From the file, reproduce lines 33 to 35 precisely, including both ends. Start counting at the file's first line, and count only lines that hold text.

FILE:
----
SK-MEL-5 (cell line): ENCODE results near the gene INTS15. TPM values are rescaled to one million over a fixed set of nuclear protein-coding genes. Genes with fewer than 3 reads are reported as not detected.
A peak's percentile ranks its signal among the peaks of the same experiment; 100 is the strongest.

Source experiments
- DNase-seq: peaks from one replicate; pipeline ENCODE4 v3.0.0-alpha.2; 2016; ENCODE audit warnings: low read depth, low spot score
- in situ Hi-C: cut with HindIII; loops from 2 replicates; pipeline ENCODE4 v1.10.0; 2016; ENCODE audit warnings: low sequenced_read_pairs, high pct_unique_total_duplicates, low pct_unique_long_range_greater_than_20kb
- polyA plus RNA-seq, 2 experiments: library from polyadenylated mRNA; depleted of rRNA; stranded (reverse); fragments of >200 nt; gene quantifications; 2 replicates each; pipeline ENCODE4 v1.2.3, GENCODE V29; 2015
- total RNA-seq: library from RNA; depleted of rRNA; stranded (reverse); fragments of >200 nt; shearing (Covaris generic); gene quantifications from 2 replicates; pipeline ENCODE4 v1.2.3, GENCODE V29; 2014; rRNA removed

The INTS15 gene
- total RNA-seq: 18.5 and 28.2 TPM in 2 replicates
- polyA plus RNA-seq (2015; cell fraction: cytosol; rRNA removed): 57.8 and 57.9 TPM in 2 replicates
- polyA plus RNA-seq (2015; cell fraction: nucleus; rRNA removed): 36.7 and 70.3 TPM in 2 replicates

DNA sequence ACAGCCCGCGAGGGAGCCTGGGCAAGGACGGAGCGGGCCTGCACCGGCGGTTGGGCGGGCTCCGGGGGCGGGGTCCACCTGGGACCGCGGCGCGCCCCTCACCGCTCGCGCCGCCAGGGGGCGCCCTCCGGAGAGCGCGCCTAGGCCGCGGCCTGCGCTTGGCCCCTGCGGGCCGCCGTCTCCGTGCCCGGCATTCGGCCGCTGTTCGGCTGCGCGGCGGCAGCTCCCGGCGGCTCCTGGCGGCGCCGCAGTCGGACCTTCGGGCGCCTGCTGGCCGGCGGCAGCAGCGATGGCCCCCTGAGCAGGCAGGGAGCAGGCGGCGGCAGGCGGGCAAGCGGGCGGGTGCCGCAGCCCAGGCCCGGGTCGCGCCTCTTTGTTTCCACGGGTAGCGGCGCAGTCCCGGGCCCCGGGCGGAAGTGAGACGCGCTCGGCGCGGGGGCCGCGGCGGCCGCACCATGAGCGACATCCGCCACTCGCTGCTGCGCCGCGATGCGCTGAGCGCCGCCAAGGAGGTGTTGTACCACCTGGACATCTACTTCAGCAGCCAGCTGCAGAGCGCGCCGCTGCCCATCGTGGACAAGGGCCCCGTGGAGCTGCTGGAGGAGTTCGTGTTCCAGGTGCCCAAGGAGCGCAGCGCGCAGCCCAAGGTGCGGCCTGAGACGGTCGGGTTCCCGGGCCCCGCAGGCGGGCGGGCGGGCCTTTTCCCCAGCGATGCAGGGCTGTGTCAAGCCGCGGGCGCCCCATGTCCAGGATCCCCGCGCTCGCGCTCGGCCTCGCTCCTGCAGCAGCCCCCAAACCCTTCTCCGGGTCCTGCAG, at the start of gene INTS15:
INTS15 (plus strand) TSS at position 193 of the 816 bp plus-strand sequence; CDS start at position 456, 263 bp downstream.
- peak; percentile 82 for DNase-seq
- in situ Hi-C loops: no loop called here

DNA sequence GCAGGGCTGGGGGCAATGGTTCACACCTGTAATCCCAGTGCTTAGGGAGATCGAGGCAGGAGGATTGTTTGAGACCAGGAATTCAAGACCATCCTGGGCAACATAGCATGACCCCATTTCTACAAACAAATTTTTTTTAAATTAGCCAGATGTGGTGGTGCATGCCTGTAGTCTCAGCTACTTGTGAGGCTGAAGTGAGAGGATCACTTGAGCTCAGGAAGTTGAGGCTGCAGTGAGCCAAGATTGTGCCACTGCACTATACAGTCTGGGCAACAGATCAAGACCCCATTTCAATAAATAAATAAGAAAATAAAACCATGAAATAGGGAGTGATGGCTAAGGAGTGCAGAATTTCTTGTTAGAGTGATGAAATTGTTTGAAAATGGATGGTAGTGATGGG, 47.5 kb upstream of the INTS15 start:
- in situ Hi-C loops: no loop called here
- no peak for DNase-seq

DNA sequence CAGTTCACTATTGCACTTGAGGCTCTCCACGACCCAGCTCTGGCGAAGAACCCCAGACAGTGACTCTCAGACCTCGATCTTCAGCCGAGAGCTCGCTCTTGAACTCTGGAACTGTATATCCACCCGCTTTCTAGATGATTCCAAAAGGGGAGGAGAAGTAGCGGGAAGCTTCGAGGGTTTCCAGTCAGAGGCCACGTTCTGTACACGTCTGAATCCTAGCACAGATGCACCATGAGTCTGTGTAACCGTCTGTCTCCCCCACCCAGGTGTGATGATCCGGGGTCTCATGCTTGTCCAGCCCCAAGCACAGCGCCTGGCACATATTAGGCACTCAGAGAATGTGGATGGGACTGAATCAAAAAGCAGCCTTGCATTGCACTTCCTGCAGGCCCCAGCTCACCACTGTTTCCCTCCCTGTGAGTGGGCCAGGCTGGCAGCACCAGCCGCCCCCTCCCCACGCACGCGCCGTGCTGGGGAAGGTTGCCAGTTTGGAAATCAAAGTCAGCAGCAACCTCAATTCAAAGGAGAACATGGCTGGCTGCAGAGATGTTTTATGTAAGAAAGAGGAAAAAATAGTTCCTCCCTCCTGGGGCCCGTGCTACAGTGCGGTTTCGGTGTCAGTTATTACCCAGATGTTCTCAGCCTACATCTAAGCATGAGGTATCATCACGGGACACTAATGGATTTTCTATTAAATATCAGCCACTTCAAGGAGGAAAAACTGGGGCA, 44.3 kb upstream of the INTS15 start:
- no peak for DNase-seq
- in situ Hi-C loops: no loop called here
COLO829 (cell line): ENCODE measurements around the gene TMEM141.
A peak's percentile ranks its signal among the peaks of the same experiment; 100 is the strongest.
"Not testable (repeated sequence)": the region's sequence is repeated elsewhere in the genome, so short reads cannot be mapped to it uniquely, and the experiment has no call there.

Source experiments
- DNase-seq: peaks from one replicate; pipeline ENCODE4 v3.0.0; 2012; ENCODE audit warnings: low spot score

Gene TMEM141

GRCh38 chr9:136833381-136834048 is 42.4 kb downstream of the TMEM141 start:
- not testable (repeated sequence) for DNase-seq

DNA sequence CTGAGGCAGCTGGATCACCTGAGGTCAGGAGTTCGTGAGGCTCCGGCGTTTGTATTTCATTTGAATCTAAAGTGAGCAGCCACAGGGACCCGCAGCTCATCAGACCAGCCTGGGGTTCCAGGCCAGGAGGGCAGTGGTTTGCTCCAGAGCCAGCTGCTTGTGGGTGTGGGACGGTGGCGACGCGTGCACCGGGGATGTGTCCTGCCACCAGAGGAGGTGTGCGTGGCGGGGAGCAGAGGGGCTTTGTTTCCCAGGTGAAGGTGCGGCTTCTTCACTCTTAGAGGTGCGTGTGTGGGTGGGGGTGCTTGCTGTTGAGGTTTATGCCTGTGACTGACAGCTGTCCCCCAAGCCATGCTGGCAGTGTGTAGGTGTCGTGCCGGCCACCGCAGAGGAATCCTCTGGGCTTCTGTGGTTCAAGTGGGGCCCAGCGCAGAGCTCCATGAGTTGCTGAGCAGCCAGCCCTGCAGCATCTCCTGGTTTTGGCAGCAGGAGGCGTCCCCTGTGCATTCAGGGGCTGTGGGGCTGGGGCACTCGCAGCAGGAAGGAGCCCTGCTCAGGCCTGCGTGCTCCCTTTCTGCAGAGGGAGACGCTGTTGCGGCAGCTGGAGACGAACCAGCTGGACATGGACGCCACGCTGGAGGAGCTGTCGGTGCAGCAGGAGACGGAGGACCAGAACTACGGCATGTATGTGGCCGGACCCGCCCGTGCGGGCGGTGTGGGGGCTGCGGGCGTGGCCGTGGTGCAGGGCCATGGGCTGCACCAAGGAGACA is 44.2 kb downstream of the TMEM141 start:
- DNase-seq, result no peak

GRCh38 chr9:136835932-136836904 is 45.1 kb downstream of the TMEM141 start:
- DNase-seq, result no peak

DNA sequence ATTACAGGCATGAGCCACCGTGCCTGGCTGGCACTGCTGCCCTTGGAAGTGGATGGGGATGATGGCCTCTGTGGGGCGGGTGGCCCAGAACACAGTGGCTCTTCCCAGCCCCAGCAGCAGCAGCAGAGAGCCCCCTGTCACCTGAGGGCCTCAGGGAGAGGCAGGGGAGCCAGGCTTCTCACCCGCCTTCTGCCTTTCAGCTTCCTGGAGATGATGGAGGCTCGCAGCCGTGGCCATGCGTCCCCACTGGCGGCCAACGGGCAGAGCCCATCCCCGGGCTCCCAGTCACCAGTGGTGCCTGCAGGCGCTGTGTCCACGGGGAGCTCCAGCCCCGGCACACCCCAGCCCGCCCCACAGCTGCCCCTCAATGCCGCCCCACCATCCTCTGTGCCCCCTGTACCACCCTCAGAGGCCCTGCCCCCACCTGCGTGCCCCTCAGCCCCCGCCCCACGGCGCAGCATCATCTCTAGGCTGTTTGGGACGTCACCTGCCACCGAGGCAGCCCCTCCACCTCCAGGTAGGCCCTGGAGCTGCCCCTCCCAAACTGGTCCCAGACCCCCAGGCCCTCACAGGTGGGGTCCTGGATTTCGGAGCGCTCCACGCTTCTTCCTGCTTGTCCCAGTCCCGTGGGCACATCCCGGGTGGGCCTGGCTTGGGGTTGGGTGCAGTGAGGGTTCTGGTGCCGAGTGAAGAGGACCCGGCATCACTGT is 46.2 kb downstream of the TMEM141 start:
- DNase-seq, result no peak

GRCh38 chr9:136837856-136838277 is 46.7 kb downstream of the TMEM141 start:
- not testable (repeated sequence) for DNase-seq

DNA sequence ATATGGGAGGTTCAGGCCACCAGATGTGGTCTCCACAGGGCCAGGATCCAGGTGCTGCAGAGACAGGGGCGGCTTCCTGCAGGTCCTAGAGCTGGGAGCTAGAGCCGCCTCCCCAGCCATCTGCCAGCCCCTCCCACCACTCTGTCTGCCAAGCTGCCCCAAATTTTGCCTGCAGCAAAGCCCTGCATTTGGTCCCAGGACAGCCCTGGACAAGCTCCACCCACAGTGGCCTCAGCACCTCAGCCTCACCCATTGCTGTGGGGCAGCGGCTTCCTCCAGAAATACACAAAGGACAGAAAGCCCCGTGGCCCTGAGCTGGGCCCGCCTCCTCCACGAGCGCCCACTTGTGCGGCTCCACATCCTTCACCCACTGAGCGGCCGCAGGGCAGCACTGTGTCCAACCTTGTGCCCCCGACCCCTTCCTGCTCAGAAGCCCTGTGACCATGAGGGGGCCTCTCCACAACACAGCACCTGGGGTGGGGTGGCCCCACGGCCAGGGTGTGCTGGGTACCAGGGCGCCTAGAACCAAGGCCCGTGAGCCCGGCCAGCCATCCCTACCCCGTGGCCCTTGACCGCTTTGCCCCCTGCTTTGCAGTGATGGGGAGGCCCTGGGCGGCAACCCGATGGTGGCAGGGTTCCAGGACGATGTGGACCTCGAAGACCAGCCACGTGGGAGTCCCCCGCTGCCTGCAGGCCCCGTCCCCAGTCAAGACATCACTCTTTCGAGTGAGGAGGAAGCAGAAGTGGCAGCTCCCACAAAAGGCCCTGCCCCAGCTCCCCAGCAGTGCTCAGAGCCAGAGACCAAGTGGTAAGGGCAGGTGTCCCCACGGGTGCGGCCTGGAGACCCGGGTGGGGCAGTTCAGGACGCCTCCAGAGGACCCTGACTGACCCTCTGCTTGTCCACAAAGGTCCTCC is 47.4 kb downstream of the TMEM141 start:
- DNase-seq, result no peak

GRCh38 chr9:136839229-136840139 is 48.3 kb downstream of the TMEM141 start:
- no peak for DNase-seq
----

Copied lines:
- DNase-seq, result no peak

DNA sequence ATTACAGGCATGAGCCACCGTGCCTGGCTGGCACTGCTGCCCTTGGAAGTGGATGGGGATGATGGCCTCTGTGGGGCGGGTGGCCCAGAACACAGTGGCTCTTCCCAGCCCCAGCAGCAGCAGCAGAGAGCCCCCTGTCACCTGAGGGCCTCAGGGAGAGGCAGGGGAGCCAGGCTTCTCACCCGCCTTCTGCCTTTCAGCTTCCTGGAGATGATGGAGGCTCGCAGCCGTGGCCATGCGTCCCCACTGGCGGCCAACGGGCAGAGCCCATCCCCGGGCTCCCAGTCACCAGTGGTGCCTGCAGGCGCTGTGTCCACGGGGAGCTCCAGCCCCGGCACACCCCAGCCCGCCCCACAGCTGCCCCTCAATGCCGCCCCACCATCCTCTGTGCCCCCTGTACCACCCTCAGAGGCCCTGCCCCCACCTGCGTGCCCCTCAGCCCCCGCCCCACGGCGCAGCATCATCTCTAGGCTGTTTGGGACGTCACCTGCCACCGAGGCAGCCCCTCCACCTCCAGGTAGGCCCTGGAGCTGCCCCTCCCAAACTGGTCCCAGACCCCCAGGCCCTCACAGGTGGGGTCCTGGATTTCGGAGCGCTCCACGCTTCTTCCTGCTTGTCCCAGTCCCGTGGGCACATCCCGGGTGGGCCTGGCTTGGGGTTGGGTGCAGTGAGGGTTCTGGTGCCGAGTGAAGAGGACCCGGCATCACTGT is 46.2 kb downstream of the TMEM141 start:
- DNase-seq, result no peak